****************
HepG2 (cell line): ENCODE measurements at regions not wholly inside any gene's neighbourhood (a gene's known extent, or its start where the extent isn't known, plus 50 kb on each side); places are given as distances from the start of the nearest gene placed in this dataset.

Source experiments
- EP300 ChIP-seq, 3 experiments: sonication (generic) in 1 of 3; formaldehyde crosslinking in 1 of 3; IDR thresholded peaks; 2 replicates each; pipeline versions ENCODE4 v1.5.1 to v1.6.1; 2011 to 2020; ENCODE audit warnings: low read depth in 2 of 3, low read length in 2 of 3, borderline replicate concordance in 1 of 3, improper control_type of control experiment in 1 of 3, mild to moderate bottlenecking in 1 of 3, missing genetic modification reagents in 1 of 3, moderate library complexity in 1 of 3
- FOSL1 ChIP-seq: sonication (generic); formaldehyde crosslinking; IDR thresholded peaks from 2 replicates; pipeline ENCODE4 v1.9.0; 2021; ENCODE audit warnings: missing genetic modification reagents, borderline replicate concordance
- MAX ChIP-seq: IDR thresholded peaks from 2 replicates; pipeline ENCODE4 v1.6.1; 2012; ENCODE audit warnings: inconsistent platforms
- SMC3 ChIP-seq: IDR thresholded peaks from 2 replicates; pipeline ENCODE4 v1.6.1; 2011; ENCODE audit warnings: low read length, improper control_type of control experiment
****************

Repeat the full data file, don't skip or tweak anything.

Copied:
HepG2 (cell line): ENCODE measurements at regions not wholly inside any gene's neighbourhood (a gene's known extent, or its start where the extent isn't known, plus 50 kb on each side); places are given as distances from the start of the nearest gene placed in this dataset.

Source experiments
- EP300 ChIP-seq, 3 experiments: sonication (generic) in 1 of 3; formaldehyde crosslinking in 1 of 3; IDR thresholded peaks; 2 replicates each; pipeline versions ENCODE4 v1.5.1 to v1.6.1; 2011 to 2020; ENCODE audit warnings: low read depth in 2 of 3, low read length in 2 of 3, borderline replicate concordance in 1 of 3, improper control_type of control experiment in 1 of 3, mild to moderate bottlenecking in 1 of 3, missing genetic modification reagents in 1 of 3, moderate library complexity in 1 of 3
- FOSL1 ChIP-seq: sonication (generic); formaldehyde crosslinking; IDR thresholded peaks from 2 replicates; pipeline ENCODE4 v1.9.0; 2021; ENCODE audit warnings: missing genetic modification reagents, borderline replicate concordance
- MAX ChIP-seq: IDR thresholded peaks from 2 replicates; pipeline ENCODE4 v1.6.1; 2012; ENCODE audit warnings: inconsistent platforms
- SMC3 ChIP-seq: IDR thresholded peaks from 2 replicates; pipeline ENCODE4 v1.6.1; 2011; ENCODE audit warnings: low read length, improper control_type of control experiment